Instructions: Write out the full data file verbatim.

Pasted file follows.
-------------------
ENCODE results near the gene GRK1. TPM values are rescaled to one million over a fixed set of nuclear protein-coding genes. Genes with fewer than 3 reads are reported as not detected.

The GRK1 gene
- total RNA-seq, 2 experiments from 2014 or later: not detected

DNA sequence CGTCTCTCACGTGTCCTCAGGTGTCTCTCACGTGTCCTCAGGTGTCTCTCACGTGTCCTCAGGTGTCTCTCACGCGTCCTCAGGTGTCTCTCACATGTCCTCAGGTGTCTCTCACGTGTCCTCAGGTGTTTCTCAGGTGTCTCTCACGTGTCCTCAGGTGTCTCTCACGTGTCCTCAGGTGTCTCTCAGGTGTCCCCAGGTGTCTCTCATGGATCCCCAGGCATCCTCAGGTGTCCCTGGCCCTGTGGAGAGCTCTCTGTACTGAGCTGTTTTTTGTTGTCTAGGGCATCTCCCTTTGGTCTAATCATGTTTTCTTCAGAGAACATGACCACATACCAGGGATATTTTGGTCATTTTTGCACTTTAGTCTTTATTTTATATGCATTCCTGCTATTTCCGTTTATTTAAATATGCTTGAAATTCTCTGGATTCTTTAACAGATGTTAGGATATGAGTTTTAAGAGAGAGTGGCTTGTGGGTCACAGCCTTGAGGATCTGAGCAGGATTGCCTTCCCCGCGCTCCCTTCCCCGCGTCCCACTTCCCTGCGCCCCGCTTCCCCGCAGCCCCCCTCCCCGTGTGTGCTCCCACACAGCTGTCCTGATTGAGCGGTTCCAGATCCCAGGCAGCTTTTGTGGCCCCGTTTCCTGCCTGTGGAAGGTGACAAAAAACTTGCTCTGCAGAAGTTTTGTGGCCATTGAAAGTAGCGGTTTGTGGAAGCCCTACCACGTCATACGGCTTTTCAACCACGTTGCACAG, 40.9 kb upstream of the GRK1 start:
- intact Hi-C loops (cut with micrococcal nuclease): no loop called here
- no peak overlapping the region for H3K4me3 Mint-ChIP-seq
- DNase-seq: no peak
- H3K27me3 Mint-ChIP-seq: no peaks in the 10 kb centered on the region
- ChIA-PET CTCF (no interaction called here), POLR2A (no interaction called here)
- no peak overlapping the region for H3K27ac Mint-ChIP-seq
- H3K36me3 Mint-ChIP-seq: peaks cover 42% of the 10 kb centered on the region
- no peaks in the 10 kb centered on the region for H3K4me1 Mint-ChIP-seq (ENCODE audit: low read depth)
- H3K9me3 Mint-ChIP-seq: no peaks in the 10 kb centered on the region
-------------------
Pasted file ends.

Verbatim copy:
ENCODE results near the gene GRK1. TPM values are rescaled to one million over a fixed set of nuclear protein-coding genes. Genes with fewer than 3 reads are reported as not detected.

The GRK1 gene
- total RNA-seq, 2 experiments from 2014 or later: not detected

DNA sequence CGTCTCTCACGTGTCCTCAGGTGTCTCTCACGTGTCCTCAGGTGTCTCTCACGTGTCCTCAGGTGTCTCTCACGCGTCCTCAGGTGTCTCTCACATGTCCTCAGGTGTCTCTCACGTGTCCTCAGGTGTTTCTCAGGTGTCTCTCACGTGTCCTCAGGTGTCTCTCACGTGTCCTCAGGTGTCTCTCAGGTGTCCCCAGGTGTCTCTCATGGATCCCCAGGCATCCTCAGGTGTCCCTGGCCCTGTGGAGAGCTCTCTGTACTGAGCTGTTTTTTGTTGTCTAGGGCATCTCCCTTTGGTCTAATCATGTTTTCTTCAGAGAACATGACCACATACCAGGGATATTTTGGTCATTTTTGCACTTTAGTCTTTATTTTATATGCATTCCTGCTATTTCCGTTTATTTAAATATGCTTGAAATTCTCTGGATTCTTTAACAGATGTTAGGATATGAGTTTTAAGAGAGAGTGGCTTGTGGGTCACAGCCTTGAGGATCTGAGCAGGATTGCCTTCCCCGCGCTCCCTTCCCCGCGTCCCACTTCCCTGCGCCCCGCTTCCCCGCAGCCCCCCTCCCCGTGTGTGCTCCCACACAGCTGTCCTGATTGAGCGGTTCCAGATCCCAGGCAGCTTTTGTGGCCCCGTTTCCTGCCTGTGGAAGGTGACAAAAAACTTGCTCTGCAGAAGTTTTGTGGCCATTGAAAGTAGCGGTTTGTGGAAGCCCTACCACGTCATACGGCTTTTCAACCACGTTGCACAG, 40.9 kb upstream of the GRK1 start:
- intact Hi-C loops (cut with micrococcal nuclease): no loop called here
- no peak overlapping the region for H3K4me3 Mint-ChIP-seq
- DNase-seq: no peak
- H3K27me3 Mint-ChIP-seq: no peaks in the 10 kb centered on the region
- ChIA-PET CTCF (no interaction called here), POLR2A (no interaction called here)
- no peak overlapping the region for H3K27ac Mint-ChIP-seq
- H3K36me3 Mint-ChIP-seq: peaks cover 42% of the 10 kb centered on the region
- no peaks in the 10 kb centered on the region for H3K4me1 Mint-ChIP-seq (ENCODE audit: low read depth)
- H3K9me3 Mint-ChIP-seq: no peaks in the 10 kb centered on the region